Thank you, Mary! Necessity, as they say, is the mother of invention…..

    Mrs. Williams, I agree totally. Thank you so much for visiting, I hope all is well with you, and yes, of course Eric gets credit.

    LeAnn, these didn’t make me love molasses, but maybe I hate it less now? Thanks for stopping by; credit for jayedee!

    junemoon, I think they did. I try to be a good daughter. All I’ve got is a sense of humor and the ability to cook, so I alternate food with funny and see what I can do to make her smile….

    jayedee, you made them. With garam masala?! The fact that you found time to do that puts me to shame.

    Eric, I will go anywhere with you, particularly if I get to go to San Francisco. Tomales Bay Oysters it is. Do they have a liquor license? Just asking……

    Reply
  10. i actually DID use garam marsala……..and a bit of extra cinnamon (no such thing as too much cinnamon)

    i bought a little jar of it a few months ago (www.zamourispices.com) for a recipe i wanted to try…….i can’t find the recipe now, and the jar was just languishing in my pantry so i thought…..why not? lol

    holy cow! i didn’t read the recipe right either! i ALSO added more fresh ginger (in addition to what’s in the garam marsala)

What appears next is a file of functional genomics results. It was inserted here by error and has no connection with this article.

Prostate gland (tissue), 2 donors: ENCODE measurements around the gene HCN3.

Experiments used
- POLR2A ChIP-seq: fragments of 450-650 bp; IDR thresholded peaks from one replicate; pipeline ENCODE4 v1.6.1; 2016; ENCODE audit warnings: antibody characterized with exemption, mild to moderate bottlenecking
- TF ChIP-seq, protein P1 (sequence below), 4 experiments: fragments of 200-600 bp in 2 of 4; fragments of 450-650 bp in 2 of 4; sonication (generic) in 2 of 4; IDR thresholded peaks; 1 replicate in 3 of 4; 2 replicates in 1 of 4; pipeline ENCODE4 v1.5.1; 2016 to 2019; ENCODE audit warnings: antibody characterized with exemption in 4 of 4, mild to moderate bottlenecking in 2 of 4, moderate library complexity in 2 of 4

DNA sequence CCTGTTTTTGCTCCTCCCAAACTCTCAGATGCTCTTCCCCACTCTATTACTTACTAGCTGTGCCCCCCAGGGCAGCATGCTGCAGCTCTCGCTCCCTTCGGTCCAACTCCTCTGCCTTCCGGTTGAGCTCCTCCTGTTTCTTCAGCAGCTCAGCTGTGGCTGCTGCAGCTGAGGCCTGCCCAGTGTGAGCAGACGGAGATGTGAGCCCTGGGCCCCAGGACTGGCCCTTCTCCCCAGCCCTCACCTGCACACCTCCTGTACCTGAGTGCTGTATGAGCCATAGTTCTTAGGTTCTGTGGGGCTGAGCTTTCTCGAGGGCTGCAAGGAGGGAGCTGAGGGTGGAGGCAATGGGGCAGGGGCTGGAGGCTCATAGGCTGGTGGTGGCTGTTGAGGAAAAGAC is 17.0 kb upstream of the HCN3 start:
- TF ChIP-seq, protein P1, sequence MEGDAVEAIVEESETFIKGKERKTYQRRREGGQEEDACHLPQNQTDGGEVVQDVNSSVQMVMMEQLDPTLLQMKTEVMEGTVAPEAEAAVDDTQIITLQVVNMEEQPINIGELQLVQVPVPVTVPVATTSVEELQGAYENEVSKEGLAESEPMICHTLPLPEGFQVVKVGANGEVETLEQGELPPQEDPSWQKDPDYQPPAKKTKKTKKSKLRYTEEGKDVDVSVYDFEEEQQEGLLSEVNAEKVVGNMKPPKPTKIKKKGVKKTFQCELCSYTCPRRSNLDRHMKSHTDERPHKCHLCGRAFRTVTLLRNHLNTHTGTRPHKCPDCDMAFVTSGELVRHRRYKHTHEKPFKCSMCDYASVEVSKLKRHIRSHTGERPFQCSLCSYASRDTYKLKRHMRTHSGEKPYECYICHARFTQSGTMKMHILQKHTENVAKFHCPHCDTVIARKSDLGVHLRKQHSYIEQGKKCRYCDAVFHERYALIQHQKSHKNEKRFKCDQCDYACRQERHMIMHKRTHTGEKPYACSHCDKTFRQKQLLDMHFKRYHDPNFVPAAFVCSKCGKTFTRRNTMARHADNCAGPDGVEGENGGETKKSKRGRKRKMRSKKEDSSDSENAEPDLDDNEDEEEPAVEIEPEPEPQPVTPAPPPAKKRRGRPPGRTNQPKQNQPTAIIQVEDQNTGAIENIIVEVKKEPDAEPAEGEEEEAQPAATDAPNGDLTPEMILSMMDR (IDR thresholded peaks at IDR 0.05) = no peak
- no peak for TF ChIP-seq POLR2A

i used my little dough scoop, hence the pretty shape, criss crossed ’em with a fork so they weren’t so puffy and sprinkled with a bit of sugar. they were awesome!

    danny came in and was excited to see cookies until i told him “don’t touch! they’re for a bake sale!” his face fell about a mile and i had to take pity and tell him i was just ragging on him a little!

    this morning, i think there are only about 10 cookies left.

    success!

    Reply
  11. Hi Ann,
    I just meant, a regular picture (on paper that you hold in your hand) is lighted from whatever source is in the room, or sunlight or whatever, but digital pictures on a computer screen have the light generated from the computer screen lighting the picture “from behind” as well as the light in the room hitting the computer screen. I should have said computer images are “double-lit” It seems to enhance color, sharpness. I just feel images we see on the computer have a wider margin for error that is compensated for by the double-lighting phenonmenon.

    Reply
  12. One last comment (don’t want you to think I’m cyber-stalking you! ha!) All your food pictures look great as they are now anyway, I don’t see why you’re afraid to post pictures. The lemons look like they could be in any food mag. done by a professional. And I peeked at Claudia’s website and wanted to snatch those olives and fennel right off the screen and stuff them in my mouth. See? Picture are your secret weapon.

    Reply
  13. jayedee, my “pre-made” Garam Masala comes from Zamouri; Rob bought me a bunch of exotic spices from there for Christmas, and I’ve been very pleased with them. I would have added fresh ginger if I’d had any; that sounds perfect. As for teasing your family…I consider that to be standard operating procedure.

    Eric, thanks for the explanation. I am only techie about audio stuff; pictures totally baffle me. Thanks SO much for the kind words about the pictures. Positive reinforcement will definitely encourage me to kep hacking away. Claudia’s site is beautiful – and her recipes are to die for, although mostly things i could never get my guys to eat. I just lust after them.

    Reply